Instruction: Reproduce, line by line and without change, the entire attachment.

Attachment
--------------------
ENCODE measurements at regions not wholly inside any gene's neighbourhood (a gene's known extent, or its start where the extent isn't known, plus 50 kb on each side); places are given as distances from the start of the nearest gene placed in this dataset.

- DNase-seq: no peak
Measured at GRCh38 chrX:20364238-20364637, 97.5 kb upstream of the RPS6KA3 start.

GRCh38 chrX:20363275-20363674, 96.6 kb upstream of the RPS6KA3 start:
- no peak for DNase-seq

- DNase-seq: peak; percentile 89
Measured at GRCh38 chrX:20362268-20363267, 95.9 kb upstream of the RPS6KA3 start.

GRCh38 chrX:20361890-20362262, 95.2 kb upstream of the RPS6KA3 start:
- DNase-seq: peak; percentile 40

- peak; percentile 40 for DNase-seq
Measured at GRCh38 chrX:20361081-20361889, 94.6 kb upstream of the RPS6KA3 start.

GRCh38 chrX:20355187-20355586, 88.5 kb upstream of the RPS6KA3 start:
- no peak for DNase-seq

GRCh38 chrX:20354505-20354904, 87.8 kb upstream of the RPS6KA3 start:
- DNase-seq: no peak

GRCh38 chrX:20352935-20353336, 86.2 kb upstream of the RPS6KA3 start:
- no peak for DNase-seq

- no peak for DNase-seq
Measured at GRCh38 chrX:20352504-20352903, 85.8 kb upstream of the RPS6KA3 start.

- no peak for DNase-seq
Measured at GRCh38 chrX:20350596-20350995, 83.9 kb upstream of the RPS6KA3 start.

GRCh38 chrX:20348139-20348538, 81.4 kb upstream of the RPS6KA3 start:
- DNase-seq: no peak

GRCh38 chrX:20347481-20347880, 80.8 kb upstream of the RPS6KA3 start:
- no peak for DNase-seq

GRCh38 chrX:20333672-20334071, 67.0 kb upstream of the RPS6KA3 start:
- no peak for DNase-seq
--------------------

ENCODE measurements at regions not wholly inside any gene's neighbourhood (a gene's known extent, or its start where the extent isn't known, plus 50 kb on each side); places are given as distances from the start of the nearest gene placed in this dataset.

- DNase-seq: no peak
Measured at GRCh38 chrX:20364238-20364637, 97.5 kb upstream of the RPS6KA3 start.

GRCh38 chrX:20363275-20363674, 96.6 kb upstream of the RPS6KA3 start:
- no peak for DNase-seq

- DNase-seq: peak; percentile 89
Measured at GRCh38 chrX:20362268-20363267, 95.9 kb upstream of the RPS6KA3 start.

GRCh38 chrX:20361890-20362262, 95.2 kb upstream of the RPS6KA3 start:
- DNase-seq: peak; percentile 40

- peak; percentile 40 for DNase-seq
Measured at GRCh38 chrX:20361081-20361889, 94.6 kb upstream of the RPS6KA3 start.

GRCh38 chrX:20355187-20355586, 88.5 kb upstream of the RPS6KA3 start:
- no peak for DNase-seq

GRCh38 chrX:20354505-20354904, 87.8 kb upstream of the RPS6KA3 start:
- DNase-seq: no peak

GRCh38 chrX:20352935-20353336, 86.2 kb upstream of the RPS6KA3 start:
- no peak for DNase-seq

- no peak for DNase-seq
Measured at GRCh38 chrX:20352504-20352903, 85.8 kb upstream of the RPS6KA3 start.

- no peak for DNase-seq
Measured at GRCh38 chrX:20350596-20350995, 83.9 kb upstream of the RPS6KA3 start.

GRCh38 chrX:20348139-20348538, 81.4 kb upstream of the RPS6KA3 start:
- DNase-seq: no peak

GRCh38 chrX:20347481-20347880, 80.8 kb upstream of the RPS6KA3 start:
- no peak for DNase-seq

GRCh38 chrX:20333672-20334071, 67.0 kb upstream of the RPS6KA3 start:
- no peak for DNase-seq